FDA: Device Breakthrough Program Exceeds Expectations, While New Device Approvals Drop in 2

Posted on February 01, 2022 | By Joanne S. Eglovitch

In its 2021 annual report, the U.S. Food and Drug Administration’s (FDA) Center for Devices and Radiological Health (CDRH) said it had cleared, approved, or cleared a record 13 devices with Breakthrough Status. , although the number of new devices it has licensed has fallen from its peak last year.

The report also examines the center’s actions to address device shortages, with new funding from Congress, as well as its response to the COVID-19 pandemic, patient engagement and device safety.

Revolutionary devices

According to the report, the Breakthrough Devices program has “grown significantly” since 2018 and “far exceeds expectations for Breakthrough Designation and Authorization application volumes.”

The agency has granted Breakthrough Designations to 213 devices in 2021, for a total of 617 Breakthrough Designations since the program began in 2015. Of these, 13 Breakthrough Applications have received marketing clearance: three premarket approval requests, three 510(k)s and seven de novo requests.

CDRH said the 13 devices “represent a range of intended uses and span regulatory pathways,” and include the world’s first non-surgical heart valve and a brain-computer interface (BCI) device that aids in rehabilitation. stroke patients with an upper limb or hand or wrist and arm disability.

Use of the Breakthrough Devices pathway has grown steadily since its inception, with just 11 designations in 2016 and 138 in 2019, according to an analysis conducted by Brigham and Women’s Hospital and Harvard Medical School in Boston. (RELATED: Review: FDA device approval pathways more complex than everRegulatory guidance August 3, 2021)

In other areas, CDRH approved 103 new devices in 2021, calling it an “incredible achievement” due to increased staffing demands due to the COVID-19 pandemic. Still, the number of new devices approved has fallen from a record 132 devices approved in 2020, according to CDRH Director Jeffrey Shuren’s announcement last year.

Examples of new devices approved last year include a shock wave intravascular lithotripsy (IVL) system for low pressure balloon dilation of severely calcified coronary arteries prior to stenting and the first software system based on artificial intelligence to identify an area of ​​interest on the prostate biopsy image most likely to harbor cancer.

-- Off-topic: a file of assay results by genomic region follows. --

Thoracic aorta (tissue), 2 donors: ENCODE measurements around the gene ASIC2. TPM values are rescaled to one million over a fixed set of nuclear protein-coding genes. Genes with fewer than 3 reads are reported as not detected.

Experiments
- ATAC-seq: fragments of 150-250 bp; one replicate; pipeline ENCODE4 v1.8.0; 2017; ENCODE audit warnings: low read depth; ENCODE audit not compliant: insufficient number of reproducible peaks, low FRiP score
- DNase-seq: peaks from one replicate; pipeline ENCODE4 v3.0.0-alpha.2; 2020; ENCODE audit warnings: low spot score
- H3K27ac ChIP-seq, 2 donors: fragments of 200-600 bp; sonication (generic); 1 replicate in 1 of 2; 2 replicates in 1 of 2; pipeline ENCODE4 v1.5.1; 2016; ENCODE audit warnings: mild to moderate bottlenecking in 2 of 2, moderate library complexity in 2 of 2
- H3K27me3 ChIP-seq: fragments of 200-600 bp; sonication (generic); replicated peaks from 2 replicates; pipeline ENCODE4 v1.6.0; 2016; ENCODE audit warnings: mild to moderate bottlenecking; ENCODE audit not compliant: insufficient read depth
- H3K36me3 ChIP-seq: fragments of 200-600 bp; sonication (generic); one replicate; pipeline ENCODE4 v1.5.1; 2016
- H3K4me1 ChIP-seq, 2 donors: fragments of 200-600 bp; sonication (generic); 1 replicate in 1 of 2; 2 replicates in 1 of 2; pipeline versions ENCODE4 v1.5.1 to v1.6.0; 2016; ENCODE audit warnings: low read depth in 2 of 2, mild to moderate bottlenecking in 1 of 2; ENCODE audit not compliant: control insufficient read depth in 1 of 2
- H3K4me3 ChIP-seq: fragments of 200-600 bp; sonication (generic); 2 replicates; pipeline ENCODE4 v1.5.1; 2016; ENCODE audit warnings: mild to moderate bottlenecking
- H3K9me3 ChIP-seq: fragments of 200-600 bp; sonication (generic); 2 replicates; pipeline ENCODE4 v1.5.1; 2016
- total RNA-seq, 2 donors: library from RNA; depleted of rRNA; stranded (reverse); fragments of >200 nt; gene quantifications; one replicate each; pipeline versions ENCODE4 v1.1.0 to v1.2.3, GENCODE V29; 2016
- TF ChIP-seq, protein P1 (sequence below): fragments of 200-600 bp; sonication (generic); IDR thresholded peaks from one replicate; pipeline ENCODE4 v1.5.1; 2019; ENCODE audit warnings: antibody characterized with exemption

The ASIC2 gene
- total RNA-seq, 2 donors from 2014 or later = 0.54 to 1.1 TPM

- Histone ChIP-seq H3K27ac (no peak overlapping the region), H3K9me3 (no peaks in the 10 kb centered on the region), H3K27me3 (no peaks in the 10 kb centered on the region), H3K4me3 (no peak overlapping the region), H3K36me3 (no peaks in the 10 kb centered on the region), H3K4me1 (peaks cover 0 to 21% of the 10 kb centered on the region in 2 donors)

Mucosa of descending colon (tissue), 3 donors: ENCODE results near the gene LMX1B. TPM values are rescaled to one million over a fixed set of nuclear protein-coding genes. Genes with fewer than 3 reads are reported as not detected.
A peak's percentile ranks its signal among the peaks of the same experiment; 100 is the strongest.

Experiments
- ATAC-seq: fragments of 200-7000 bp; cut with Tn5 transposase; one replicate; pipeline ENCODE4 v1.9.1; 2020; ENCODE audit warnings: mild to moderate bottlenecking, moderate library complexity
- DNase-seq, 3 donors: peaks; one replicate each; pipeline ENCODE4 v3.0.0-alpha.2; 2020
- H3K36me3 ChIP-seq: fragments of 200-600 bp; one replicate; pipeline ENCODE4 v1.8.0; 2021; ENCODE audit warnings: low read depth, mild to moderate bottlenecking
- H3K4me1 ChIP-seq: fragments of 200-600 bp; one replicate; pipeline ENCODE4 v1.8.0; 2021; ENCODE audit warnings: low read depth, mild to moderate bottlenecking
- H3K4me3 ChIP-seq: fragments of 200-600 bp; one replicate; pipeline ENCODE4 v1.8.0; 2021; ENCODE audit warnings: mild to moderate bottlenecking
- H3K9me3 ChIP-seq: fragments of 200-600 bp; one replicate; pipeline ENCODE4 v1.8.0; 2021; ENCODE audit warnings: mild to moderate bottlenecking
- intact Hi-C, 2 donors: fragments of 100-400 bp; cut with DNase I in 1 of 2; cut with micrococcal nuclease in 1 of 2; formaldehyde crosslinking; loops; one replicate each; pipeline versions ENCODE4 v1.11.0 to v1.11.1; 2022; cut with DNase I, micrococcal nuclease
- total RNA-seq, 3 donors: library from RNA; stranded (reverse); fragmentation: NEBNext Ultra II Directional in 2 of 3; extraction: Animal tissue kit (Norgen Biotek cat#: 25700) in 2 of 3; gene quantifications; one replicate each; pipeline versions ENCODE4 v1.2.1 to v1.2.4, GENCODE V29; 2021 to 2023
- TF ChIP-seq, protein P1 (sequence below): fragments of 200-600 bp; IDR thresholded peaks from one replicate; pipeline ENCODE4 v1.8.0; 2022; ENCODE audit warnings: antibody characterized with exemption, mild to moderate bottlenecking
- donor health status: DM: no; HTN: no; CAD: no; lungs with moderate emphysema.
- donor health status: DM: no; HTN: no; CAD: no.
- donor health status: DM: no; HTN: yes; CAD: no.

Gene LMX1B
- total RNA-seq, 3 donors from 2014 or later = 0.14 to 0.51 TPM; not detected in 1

Targeting drug shortages

The agency also highlighted steps taken to increase the resilience of the medical device supply chain. The report says the $21.6 million approved by Congress last year for a new Resilient Supply Chain and Shortage Prevention Program (RSCSPP) will allow the center to “provide resources to establish a program resilience of the American supply chain for medical devices”.

According to the report, “the program will build on the work done to implement the CARES Act during the COVID-19 public health emergency, focusing on strengthening the national supply chain through investments in preventive measures, identifying potential supply shortages of medical products, continuing surveillance and rapid intervention.

Other steps the agency is taking to address drug shortages include maintaining a public list of medical device shortages and working with more than 1,000 manufacturers and suppliers in more than 12 countries to monitor shortages in the supply chain.

The agency also conducted more than two dozen shortage assessments based on signals from manufacturers and distributors related to personal protective equipment (PPE), COVID-19 testing products and ventilators.

In addition, CDRH has reassigned approximately 130 employees to work full or part time in the event of a shortage.

CDRH Annual Report

© 2022 Society of Regulatory Affairs Professionals.

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